The View From The Mezzanine: Looking Into Real Estate's Higher Returns

Posted by Nick Thompson on Jul 15, 2020 7:00:00 AM

5 Minute Read

Many RIA clients are seeking yield, but leery of descending to the lower-rated segments of the corporate debt markets to find it. Commercial real estate mezzanine debt may offer a solution. Here’s why:

• Yields typically are higher than other credits with roughly comparable risks.
• Cash flow, not credit ratings, determine yields.
• Mezzanine financing is a standard component of most deals, accounting for 5% to 25% of the capital structure.
• Mezzanine loans can come with property rights.

The current yield draught

For registered investment advisers, today’s world of ultra-low interest rates poses a challenge: Where can their clients find yields that are more than tissue-thin? Of course, several corporate debt markets offer higher yields, but typically through issues where creditworthiness may be a concern.

A misunderstood solution
Since cash flow, not credit ratings, largely determine yields in commercial real estate, debt instruments backed by real estate often offer attractive returns for the risk profile. This is particularly the case with subordinated, or mezzanine, debt — an area that is frequently misunderstood and therefore avoided. But when its opportunities and risks are clearly understood, subordinated debt can be a reliable source of yield for high-net worth RIA clients.

Mezzanine debt’s role

Of course, as the name implies, mezzanine debt is in the middle. Sitting between equity and senior debt in the capital structure of real estate deals, subordinated debt serves to fill a gap for developers. Instead of having to come up with all of the equity to purchase a property after arranging mortgage financing secured by the property and covering about 60% to 65% of the price, a developer may issue debt subordinate to the senior mortgage debt. In commercial real estate deals, mezzanine debt can account for between 5% and 25% of the capital structure.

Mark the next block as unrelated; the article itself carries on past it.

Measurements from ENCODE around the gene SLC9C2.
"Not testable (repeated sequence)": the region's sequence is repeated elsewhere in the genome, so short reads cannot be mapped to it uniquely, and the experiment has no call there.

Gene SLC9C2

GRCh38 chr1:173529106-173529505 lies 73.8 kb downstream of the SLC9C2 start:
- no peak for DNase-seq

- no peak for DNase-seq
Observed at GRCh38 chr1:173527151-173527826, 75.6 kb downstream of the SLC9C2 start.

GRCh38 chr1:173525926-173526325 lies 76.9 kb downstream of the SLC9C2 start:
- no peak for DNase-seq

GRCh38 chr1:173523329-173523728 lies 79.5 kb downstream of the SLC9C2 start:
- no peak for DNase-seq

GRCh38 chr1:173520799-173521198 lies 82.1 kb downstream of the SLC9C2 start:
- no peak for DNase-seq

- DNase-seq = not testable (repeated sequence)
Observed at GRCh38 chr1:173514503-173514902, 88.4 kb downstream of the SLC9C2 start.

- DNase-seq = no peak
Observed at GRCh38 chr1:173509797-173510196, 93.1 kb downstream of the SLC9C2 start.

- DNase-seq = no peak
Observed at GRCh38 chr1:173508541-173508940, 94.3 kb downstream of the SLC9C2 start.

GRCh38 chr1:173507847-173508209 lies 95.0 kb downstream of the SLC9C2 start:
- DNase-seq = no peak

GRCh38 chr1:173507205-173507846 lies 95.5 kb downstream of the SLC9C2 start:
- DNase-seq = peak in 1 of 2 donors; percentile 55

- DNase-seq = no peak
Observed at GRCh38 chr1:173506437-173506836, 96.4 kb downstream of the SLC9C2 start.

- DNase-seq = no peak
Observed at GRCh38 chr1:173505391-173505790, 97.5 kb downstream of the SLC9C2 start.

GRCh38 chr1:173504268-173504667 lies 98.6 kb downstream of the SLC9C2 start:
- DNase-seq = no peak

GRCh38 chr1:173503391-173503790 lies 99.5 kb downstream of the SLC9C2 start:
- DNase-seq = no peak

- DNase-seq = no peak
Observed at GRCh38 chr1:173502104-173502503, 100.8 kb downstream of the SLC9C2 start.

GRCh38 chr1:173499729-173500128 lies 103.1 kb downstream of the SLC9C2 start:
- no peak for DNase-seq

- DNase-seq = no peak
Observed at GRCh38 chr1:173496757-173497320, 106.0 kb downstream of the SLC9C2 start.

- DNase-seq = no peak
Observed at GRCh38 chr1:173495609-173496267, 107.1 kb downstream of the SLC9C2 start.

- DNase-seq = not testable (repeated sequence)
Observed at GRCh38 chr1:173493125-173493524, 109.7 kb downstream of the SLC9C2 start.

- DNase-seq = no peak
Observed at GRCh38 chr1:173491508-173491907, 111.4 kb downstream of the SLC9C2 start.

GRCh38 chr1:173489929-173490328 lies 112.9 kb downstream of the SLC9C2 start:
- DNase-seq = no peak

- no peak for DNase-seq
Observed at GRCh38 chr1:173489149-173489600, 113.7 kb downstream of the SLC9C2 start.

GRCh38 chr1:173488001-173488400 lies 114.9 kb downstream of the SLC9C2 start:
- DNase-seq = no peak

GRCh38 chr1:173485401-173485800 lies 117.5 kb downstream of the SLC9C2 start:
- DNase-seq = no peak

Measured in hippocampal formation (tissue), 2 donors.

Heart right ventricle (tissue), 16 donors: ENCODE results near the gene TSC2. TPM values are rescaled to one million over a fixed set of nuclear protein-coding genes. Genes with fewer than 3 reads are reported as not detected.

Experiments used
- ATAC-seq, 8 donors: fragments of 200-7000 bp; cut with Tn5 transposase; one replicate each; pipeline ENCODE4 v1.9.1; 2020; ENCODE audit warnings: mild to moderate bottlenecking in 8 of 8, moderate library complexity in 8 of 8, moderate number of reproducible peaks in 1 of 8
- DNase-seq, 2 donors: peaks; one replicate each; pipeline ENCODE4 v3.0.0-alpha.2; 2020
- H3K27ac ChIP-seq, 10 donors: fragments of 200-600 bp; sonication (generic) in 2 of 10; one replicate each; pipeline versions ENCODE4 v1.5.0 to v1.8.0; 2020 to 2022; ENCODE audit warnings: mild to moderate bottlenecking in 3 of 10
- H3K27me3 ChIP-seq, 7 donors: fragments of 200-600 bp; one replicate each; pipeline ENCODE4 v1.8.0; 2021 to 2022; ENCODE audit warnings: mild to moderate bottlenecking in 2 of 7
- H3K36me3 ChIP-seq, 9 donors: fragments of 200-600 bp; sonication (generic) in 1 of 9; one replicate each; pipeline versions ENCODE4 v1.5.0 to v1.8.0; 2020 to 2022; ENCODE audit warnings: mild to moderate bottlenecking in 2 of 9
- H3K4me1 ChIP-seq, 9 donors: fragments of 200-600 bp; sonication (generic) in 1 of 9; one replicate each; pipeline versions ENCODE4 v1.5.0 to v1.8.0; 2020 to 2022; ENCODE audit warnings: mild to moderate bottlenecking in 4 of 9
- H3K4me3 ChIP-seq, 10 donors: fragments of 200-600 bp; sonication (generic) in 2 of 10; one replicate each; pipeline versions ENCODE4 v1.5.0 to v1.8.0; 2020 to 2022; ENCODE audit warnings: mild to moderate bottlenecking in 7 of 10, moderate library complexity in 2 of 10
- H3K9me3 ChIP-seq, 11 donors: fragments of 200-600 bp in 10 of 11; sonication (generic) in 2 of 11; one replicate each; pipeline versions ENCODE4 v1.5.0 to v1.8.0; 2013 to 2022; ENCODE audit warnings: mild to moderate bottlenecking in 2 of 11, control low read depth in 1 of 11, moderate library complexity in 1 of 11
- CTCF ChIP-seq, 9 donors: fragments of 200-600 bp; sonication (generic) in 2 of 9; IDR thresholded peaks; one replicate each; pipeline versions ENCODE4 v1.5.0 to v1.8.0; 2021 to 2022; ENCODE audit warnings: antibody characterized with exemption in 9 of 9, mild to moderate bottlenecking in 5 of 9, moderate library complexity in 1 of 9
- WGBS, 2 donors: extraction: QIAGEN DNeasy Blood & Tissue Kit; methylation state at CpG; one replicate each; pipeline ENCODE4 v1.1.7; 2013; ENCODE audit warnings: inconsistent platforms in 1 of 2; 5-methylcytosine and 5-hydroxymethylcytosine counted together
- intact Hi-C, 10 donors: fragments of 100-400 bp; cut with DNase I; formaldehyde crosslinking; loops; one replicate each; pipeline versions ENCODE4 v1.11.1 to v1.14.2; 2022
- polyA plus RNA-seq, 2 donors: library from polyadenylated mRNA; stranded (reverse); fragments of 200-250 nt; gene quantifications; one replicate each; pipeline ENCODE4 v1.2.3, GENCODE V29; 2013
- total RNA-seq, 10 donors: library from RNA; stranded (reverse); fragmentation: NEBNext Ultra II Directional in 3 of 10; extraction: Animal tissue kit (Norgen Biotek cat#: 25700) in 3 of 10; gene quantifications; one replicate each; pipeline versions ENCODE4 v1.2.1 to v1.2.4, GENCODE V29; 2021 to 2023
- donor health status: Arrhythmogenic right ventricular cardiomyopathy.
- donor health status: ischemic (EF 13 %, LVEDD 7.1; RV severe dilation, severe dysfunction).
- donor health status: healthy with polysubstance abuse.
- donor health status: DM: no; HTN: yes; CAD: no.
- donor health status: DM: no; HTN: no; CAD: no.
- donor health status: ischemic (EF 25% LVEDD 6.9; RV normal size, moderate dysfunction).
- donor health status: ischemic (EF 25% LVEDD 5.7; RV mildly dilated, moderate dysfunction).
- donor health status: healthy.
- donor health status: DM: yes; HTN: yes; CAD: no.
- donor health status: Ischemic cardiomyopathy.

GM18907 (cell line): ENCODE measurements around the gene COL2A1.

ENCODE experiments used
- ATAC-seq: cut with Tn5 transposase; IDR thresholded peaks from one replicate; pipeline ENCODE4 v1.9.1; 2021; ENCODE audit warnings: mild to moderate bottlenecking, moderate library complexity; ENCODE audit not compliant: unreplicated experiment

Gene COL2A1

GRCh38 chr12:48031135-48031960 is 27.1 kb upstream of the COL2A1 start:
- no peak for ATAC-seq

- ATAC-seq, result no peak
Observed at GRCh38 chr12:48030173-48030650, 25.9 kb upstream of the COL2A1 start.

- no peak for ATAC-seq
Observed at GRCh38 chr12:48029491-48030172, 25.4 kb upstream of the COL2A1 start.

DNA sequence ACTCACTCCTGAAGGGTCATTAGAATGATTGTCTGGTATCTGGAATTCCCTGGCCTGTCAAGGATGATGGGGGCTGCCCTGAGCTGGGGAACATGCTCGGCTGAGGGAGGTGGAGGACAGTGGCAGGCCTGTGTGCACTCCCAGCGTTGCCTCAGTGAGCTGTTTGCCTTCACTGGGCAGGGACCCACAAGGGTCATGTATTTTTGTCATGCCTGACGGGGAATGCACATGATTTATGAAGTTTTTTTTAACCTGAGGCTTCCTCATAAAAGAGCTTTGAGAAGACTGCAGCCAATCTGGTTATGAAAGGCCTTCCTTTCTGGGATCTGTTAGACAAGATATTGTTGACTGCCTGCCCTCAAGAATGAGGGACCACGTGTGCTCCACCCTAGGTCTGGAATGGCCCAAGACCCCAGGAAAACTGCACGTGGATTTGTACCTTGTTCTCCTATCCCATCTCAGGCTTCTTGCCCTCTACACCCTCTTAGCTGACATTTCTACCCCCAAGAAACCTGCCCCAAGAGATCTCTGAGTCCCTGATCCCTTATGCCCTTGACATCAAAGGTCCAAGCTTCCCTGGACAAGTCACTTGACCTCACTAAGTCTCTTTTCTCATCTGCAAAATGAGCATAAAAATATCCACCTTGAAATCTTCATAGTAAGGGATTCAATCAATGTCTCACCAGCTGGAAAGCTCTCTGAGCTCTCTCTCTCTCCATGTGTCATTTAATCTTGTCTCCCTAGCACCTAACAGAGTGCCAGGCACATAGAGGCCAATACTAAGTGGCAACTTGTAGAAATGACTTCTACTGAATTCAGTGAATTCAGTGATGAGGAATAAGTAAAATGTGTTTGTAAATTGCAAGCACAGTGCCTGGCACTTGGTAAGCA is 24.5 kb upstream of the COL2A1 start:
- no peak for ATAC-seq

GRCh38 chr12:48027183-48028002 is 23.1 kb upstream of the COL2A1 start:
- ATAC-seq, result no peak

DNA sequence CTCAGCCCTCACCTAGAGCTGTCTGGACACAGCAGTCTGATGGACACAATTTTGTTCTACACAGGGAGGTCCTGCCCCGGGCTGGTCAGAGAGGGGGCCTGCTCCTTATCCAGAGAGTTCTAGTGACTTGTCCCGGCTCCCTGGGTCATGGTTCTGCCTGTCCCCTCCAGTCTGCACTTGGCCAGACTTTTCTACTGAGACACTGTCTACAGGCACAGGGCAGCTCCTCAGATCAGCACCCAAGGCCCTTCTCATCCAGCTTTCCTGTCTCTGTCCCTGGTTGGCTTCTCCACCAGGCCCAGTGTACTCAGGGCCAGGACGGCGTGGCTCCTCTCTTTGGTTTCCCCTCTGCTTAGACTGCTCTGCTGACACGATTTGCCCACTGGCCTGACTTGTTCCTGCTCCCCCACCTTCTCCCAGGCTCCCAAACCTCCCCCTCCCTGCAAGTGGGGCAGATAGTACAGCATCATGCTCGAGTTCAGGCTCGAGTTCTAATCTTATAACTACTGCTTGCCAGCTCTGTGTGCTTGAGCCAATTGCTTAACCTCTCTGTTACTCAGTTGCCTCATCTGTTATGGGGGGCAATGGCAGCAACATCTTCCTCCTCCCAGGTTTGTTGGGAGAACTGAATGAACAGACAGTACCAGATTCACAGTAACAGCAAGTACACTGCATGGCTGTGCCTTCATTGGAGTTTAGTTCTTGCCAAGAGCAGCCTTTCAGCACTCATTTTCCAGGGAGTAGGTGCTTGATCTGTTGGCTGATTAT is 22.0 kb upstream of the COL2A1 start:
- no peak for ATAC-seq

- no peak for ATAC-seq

“For advisers seeking yields for their clients that are more substantial than those available currently in corporate debt markets, and with a risk profile they may find appropriate, subordinated commercial real estate debt could be something to investigate further.”


Since there is no free lunch in investing, the reward potential of subordinated real estate debt comes with risk. The main risk, of course, is whether the borrower — in this case the equity owner or owners — will be able to pay interest and principal to mezzanine lenders after satisfying the primary obligation to senior debt owners. Many holders of mezzanine debt were battered in the wake of the 2008 financial crisis when real estate values dropped and credit markets froze. But throughout the decline and recovery, mezzanine financing didn’t disappear because real estate deals continued to take place, developers still had a need for subordinated debt, and savvy investors knew how to look for security and quality.

A unique safety feature

One risk-mitigating aspect of mezzanine loans that careful investors scrutinize are the pledges made by borrowers. Unlike the property liens that are a component of senior debt, mezzanine loans are backed by a pledge of some or all of the equity interests in the legal entity that holds the property title. As a result, if a property owner defaults, mezzanine loan investors don’t pursue the property’s foreclosure, which often is the action taken by the first-mortgage holder, but rather they foreclose on their equity in the company that holds title to the property. The process may not be speedy, but when the title eventually passes to them, mezzanine debt investors wind up owning the shares that own the property.

The value of knowledge market participants

That’s where a financial intermediary with deep roots in real estate can be of value to RIAs and their clients. As part of the Forum Investment Group, which oversees a $2 billion largely multi-family commercial real estate portfolio in 18 states, Forum Capital Advisors has the market knowledge and breadth of relationships to satisfy the most demanding gatekeepers and investors. In addition, along with being an investor in Forum’s funds, our multi-national institutional investor’s fixed-income group acts as the funds’ subadvisor, providing due diligence support.

For advisers seeking yields for their clients that are more substantial than those available currently in corporate debt markets, and with a risk profile they may find appropriate, subordinated commercial real estate debt could be something to investigate further.

Learn More About Our Investments


Nick Thompson – Senior Managing Director

As Senior Managing Director of Forum Capital Advisors, Nick is responsible for leading Forum’s investor client acquisition and capital raising efforts on behalf of all business within the Forum companies.


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Topics: Real Estate Investing, Real Estate Debt

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